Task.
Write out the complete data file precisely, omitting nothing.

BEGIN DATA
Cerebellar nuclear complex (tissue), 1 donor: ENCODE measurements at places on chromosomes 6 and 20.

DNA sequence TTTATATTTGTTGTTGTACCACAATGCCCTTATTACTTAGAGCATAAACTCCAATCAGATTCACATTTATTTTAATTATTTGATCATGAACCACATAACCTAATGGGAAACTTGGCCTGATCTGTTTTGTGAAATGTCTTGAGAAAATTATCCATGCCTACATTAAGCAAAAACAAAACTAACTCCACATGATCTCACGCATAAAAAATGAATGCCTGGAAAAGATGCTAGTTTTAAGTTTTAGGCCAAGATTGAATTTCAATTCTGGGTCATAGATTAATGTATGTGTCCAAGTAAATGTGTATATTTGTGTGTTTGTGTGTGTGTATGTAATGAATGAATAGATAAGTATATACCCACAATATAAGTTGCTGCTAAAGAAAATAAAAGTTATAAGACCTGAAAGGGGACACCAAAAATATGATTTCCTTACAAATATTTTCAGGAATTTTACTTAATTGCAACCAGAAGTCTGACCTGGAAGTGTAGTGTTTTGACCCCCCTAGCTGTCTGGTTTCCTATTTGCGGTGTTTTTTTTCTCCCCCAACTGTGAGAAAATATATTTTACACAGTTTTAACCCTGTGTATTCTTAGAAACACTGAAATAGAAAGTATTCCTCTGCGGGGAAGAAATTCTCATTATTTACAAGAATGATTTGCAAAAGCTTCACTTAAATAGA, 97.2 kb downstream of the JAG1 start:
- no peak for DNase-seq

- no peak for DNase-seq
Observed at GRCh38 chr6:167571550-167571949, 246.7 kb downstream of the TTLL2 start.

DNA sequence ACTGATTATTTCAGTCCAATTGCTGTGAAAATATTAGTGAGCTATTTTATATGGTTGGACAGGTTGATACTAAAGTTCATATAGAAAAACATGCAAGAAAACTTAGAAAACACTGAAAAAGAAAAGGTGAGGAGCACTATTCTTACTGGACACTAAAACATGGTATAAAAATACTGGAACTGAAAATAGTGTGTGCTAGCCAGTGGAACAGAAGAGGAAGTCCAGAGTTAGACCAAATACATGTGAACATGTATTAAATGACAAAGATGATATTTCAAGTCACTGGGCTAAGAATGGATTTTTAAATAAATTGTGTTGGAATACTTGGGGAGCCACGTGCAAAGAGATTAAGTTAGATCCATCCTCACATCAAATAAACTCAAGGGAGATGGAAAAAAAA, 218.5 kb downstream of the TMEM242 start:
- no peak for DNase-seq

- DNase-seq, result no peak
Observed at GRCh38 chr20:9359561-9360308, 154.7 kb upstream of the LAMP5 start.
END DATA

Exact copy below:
Cerebellar nuclear complex (tissue), 1 donor: ENCODE measurements at places on chromosomes 6 and 20.

DNA sequence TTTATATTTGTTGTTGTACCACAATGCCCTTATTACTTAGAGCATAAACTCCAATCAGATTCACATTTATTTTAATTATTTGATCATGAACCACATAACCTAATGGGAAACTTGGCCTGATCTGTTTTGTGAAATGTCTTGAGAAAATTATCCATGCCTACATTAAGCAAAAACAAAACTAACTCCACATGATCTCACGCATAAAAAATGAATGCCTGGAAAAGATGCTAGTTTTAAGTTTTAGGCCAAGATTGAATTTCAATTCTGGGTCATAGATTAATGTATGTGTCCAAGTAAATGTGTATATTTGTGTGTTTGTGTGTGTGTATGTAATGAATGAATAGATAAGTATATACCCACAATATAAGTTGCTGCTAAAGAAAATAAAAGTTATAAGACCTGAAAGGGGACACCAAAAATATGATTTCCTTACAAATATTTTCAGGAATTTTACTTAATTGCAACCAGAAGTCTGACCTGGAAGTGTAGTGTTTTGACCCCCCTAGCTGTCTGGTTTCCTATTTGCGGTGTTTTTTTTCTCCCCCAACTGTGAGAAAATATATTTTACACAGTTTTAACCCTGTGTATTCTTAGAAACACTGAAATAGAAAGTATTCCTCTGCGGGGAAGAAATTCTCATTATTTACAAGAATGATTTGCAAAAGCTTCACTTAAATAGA, 97.2 kb downstream of the JAG1 start:
- no peak for DNase-seq

- no peak for DNase-seq
Observed at GRCh38 chr6:167571550-167571949, 246.7 kb downstream of the TTLL2 start.

DNA sequence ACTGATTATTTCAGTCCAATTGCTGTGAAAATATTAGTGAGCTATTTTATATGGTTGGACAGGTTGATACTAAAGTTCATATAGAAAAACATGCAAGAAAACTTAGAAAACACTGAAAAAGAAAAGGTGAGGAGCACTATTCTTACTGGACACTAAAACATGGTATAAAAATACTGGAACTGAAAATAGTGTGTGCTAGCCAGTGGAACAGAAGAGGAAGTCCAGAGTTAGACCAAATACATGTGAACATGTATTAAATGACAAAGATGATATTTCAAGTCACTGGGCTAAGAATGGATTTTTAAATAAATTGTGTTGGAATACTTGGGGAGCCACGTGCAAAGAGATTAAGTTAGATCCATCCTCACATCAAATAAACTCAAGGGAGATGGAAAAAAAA, 218.5 kb downstream of the TMEM242 start:
- no peak for DNase-seq

- DNase-seq, result no peak
Observed at GRCh38 chr20:9359561-9360308, 154.7 kb upstream of the LAMP5 start.